Wednesday, March 13, 2013

Great outdoors

Dragons, volcanoes, and the garden of eden are more than mere myths at these national parks.

Kakadu National Park, Australia

Executive summary by darmansjah

The scale of Australia’s largest national park is an impressive one – it is nearly half the size of Switzerland! Located in the Northern Territory of Australia, 170 kilometers southeast of Darwin, Kakadu covers an area of close to 20,000 square kilometers.

Waterfalls, aboriginal rock art, vertical cliffs, chasms and gorges make up the landscape of the park but perhaps what it is most famous for is its crocodiles. Small freshwater and the larger saltwater or estuarine crocodiles, whether sleeping on the banks of billabongs or floating in rivers, are a common sight in the park. Little wonder as Kakadu is after all, Crocodile Dundee’s territory.

The park’s wetlands are beautiful all year round, especially during the dry season as the diminishing supply of water leads to the congregation of an incredible number of birds.

The town of Jabiru is located inside the park and acts as the strategic center of Kakadu, with accommodation options, a service station, a supermarket, a medical clinic and a shopping centre a short drive away to get maps and learn more about kakadu. Scenic flights take off from an airstrip in Jabiru if you want a quick overview of the park.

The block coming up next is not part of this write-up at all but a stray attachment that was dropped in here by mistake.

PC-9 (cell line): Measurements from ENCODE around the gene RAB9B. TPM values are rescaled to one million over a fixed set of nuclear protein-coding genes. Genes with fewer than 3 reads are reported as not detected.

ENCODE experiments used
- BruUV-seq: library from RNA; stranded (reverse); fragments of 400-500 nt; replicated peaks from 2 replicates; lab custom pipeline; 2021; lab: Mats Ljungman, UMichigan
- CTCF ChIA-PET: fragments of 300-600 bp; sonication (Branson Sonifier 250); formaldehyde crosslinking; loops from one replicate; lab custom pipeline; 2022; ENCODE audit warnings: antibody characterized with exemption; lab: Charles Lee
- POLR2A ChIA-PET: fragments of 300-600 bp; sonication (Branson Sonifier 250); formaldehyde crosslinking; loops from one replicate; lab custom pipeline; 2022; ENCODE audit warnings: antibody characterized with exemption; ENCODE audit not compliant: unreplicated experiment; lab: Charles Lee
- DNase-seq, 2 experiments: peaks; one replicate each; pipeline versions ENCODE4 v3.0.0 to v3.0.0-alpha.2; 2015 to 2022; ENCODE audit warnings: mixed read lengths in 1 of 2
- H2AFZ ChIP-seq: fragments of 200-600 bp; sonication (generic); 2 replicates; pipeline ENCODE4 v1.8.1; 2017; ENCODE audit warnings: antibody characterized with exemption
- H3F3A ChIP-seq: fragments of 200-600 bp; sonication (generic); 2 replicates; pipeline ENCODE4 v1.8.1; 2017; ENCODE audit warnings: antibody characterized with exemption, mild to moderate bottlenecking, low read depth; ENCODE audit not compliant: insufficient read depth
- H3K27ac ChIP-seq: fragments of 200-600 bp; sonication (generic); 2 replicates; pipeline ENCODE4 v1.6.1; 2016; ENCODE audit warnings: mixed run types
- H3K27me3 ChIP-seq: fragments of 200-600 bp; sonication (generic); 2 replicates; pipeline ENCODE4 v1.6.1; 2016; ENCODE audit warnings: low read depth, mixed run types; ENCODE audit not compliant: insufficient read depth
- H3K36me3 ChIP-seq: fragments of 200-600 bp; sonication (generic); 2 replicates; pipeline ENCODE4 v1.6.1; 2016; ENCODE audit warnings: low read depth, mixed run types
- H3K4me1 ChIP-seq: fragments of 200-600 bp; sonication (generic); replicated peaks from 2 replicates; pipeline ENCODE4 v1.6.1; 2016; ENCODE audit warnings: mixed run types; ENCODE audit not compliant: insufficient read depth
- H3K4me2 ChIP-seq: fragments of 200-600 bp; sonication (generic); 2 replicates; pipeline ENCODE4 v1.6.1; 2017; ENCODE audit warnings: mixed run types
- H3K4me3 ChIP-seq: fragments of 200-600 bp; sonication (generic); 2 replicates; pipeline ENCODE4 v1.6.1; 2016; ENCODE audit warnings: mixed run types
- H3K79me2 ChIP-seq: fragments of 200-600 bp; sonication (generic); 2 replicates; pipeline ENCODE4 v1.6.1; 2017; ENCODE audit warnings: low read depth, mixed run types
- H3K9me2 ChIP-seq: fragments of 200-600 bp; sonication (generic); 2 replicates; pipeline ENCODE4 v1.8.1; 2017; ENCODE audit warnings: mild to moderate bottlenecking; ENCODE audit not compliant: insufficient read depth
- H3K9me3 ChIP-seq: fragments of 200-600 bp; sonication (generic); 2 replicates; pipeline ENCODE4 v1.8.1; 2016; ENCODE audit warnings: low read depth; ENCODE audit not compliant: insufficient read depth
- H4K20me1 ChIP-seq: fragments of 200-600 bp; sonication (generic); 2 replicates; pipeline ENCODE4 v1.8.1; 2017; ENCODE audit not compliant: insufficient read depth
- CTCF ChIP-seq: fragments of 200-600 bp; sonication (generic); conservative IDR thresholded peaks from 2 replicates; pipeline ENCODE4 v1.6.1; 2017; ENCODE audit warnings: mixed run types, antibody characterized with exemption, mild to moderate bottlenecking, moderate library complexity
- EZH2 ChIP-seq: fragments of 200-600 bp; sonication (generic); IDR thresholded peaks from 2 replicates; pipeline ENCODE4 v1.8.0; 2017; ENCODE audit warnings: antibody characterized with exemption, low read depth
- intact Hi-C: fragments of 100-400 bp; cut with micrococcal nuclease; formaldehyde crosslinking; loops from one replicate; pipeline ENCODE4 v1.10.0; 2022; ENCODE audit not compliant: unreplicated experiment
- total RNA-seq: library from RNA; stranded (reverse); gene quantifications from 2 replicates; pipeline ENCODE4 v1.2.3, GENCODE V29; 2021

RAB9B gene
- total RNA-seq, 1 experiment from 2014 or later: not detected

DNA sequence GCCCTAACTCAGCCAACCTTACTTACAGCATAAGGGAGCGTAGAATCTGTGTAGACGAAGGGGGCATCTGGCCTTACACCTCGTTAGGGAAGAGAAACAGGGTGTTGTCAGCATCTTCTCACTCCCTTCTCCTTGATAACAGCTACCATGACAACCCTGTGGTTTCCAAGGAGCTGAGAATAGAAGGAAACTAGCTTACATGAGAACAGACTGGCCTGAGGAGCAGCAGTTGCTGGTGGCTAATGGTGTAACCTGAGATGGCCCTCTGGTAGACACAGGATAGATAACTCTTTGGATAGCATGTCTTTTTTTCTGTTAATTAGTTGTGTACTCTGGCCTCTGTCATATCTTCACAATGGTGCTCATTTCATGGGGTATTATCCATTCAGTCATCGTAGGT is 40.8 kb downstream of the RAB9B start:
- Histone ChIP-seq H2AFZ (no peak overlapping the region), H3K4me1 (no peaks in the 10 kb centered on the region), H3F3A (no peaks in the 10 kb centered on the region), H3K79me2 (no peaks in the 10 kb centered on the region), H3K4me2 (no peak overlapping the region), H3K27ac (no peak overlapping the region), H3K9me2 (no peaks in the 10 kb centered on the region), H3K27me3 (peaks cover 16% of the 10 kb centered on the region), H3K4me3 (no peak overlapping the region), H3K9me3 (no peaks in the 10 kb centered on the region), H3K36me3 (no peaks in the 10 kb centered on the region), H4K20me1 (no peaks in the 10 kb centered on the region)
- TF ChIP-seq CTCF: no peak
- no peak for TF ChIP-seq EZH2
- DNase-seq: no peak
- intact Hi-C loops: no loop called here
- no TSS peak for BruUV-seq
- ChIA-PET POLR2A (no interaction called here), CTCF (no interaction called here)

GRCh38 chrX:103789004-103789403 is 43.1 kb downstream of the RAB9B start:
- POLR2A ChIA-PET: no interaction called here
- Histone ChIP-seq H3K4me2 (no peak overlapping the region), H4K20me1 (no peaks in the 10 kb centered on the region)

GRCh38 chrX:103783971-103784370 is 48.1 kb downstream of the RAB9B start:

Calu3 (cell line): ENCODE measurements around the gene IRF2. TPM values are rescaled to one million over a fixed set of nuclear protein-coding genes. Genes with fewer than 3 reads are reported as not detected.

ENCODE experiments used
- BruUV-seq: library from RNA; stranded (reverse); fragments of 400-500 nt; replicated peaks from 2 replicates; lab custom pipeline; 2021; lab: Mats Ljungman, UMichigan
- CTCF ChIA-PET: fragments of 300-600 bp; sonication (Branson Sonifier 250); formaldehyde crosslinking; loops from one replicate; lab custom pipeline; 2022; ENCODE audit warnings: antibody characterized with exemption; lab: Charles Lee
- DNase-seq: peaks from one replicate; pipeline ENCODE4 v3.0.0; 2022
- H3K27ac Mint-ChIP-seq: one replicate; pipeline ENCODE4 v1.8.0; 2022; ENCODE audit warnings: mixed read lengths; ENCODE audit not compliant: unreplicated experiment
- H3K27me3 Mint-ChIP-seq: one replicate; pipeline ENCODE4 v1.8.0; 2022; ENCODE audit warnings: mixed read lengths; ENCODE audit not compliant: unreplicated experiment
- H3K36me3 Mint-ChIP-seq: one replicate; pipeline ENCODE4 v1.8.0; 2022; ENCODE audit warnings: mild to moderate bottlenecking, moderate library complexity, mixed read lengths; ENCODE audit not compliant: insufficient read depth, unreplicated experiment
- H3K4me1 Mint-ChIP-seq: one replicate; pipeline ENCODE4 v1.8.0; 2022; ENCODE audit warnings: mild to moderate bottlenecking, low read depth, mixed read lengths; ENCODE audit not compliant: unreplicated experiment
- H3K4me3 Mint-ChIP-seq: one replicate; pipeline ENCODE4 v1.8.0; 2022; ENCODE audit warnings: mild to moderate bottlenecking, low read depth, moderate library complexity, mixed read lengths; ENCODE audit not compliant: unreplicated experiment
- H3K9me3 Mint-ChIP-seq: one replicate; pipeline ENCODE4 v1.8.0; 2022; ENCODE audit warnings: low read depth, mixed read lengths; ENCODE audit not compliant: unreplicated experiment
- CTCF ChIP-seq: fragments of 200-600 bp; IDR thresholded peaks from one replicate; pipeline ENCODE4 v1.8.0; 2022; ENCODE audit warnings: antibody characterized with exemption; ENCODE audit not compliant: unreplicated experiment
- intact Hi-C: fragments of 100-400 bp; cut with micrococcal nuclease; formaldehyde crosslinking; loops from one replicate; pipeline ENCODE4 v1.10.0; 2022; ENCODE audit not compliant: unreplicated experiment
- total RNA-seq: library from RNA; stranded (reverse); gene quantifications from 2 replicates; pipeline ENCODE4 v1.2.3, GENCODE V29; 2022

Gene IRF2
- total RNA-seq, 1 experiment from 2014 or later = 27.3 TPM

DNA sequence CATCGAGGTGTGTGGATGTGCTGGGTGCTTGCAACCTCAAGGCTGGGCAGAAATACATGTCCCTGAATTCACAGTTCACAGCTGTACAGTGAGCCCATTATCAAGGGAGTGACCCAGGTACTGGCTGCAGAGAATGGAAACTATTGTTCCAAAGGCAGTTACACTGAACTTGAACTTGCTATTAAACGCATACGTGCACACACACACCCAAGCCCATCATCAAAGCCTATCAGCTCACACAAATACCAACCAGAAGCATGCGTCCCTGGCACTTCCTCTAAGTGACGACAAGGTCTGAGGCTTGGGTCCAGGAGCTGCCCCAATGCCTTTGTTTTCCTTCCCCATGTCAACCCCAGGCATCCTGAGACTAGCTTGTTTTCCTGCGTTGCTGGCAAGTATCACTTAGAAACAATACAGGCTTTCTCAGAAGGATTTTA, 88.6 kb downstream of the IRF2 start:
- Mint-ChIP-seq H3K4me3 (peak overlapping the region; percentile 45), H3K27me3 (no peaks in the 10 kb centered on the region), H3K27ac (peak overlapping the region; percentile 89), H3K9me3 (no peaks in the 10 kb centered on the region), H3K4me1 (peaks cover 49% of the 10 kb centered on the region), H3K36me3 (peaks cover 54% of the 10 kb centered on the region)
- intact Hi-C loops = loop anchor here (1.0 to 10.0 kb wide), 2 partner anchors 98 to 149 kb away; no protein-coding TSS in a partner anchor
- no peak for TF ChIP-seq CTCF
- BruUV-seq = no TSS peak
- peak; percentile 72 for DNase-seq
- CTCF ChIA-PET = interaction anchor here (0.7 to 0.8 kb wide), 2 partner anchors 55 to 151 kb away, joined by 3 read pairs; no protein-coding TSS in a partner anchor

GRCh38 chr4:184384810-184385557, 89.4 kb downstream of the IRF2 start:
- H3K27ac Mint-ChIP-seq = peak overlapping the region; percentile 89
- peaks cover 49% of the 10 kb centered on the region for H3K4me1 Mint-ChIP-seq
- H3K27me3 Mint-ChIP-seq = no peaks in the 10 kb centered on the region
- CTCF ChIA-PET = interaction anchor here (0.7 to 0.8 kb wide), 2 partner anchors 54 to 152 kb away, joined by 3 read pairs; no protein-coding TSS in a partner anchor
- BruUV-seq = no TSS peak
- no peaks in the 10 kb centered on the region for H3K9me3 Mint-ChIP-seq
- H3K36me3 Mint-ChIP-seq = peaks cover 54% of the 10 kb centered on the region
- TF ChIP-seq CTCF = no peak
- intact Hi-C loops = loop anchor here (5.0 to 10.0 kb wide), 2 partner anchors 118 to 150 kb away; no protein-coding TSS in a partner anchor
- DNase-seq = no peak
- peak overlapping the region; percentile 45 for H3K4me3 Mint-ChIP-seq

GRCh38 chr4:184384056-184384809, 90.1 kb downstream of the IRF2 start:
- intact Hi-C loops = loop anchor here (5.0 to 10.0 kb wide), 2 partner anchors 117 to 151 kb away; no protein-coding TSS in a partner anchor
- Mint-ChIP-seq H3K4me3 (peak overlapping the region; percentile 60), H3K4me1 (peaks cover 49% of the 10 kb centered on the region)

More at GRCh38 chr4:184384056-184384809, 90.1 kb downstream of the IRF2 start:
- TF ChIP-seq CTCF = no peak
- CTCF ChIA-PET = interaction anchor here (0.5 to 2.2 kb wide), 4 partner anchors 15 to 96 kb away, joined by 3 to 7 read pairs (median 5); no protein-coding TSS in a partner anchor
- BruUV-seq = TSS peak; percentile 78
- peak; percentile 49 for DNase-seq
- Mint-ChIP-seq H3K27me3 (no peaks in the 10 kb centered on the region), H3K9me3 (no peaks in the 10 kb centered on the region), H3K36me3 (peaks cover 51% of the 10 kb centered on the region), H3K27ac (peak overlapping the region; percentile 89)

Day tours inside the park taking you to well known spots like Jim Jim Falls and Twin Falls can be booked but a rental vehicle, especially a 4WD, will give you the flexibility to explore the massive park on your own and those who have been there know the best way of truly discovering Kakadu is taking your time.
Aurora Kakadu Hotel is the first property inside the national park from Darwin on the Arnhem Highway and is set in lush tropical surroundings. The hotel provides immediately access to wildlife and is a good base from which to explore the park (from US$110;

You’ve probably absorbed many of the images and information that abounds about this NT icon. You would have heard that it’s Australia’s largest national park, sheltering a variety of habitats and wildlife, including saltwater crocodiles. And it’s well known that the park is World Heritage listed. But experiencing the extraordinary natural and human histories kept at Kakadu defies anything you’ve read (including this). Even old-hand nature buffs will find for the first time seed pods, insects and animals unique to the area. The 2000 million-year-old rocks tell 20, 000-year-old stories: of the existence of long-extinct giant kangaroos and thylacines. There are hundreds of square kilometres of park, so allow at least three days to discover a smidgen.

Click here to find out more!The park is joint managed by Parks Australia and the traditional owners, the Bininj in the north and Mungguy in the south, who have lived in Kakadu for at least 50, 000 years. There are several settlements in the park, and much of Kakadu is Aboriginal land, leased to the government for its current use. About one-third of the park rangers are Aboriginal people. 

Enclosed by the park, but not part of it, are several tracts of land designated for other purposes, principally uranium mining at Ranger.


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